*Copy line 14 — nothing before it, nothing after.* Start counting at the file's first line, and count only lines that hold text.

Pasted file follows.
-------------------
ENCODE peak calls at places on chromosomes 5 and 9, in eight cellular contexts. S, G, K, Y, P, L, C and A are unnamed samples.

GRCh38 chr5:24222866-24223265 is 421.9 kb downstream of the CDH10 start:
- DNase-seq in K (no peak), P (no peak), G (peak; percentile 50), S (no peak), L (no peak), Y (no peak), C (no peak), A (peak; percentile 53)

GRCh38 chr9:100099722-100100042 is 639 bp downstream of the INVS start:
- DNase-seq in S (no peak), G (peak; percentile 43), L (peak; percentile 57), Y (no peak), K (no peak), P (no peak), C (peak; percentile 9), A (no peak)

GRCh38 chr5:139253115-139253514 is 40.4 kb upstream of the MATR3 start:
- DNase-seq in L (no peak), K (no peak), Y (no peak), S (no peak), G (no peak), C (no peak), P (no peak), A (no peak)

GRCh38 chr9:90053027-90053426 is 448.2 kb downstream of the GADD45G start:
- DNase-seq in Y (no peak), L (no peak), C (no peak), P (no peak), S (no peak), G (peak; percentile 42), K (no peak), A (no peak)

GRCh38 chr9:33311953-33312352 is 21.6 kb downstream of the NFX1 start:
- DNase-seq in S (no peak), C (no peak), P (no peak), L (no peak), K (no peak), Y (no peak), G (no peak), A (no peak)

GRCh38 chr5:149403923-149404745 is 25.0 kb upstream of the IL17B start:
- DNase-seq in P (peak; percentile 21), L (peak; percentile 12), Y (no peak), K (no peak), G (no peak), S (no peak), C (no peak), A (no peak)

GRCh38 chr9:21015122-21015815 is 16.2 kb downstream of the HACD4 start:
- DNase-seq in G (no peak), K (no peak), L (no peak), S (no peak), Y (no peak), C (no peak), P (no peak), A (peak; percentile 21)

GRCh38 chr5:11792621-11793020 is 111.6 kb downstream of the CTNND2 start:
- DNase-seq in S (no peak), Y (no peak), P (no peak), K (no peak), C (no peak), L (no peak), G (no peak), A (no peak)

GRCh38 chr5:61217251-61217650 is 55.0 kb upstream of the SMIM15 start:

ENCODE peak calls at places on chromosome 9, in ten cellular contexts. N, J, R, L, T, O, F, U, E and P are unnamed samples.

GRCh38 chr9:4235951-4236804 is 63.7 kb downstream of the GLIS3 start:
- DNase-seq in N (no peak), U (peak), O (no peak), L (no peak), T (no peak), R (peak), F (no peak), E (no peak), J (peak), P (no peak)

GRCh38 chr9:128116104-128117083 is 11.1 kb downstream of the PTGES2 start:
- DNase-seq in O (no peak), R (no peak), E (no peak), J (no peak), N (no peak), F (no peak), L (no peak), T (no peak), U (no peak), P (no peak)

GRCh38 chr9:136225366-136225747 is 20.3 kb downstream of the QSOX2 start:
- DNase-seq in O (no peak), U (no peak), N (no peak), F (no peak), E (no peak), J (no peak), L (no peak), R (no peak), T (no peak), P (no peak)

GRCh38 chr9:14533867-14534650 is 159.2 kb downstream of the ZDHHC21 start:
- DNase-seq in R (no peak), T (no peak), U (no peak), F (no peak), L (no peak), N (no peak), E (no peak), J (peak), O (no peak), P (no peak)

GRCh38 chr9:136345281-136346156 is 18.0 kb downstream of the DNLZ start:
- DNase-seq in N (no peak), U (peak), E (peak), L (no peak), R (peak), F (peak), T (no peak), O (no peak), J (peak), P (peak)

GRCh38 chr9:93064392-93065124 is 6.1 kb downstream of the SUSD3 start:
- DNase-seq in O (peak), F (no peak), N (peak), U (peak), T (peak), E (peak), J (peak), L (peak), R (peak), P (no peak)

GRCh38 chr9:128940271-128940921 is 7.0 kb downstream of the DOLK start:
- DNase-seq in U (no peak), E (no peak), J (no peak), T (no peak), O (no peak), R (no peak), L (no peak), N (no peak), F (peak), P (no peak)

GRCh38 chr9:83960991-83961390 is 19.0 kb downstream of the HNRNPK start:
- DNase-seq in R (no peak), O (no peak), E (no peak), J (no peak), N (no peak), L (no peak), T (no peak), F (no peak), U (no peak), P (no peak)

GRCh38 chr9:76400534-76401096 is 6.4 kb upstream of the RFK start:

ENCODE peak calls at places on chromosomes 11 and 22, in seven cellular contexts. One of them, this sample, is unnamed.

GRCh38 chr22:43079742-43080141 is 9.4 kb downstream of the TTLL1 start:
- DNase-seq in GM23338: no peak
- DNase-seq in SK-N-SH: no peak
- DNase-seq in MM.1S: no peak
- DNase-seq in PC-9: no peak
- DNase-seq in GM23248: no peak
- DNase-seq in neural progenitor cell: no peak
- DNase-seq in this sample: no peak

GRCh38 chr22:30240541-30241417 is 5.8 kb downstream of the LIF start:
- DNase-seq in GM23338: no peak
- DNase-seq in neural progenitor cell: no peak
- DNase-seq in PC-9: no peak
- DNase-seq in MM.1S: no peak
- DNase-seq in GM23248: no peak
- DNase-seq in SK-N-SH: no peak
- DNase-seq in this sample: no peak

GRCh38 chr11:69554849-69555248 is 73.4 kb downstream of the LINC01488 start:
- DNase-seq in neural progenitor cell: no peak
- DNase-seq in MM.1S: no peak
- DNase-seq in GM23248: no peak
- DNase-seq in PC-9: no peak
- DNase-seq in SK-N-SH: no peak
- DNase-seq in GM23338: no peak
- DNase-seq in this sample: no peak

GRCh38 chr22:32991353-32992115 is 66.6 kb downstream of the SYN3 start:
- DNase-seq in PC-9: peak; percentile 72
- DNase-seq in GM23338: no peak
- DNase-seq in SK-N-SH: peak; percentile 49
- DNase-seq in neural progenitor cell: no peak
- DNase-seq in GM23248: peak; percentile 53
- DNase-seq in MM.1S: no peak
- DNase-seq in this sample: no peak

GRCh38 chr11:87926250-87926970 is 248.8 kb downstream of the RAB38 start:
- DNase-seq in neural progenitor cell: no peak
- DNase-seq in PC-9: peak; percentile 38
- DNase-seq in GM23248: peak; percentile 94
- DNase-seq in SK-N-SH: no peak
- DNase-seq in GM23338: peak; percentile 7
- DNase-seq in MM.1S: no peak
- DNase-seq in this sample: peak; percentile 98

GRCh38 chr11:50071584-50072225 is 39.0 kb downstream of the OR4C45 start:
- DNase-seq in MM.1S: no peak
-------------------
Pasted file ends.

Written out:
GRCh38 chr9:21015122-21015815 is 16.2 kb downstream of the HACD4 start: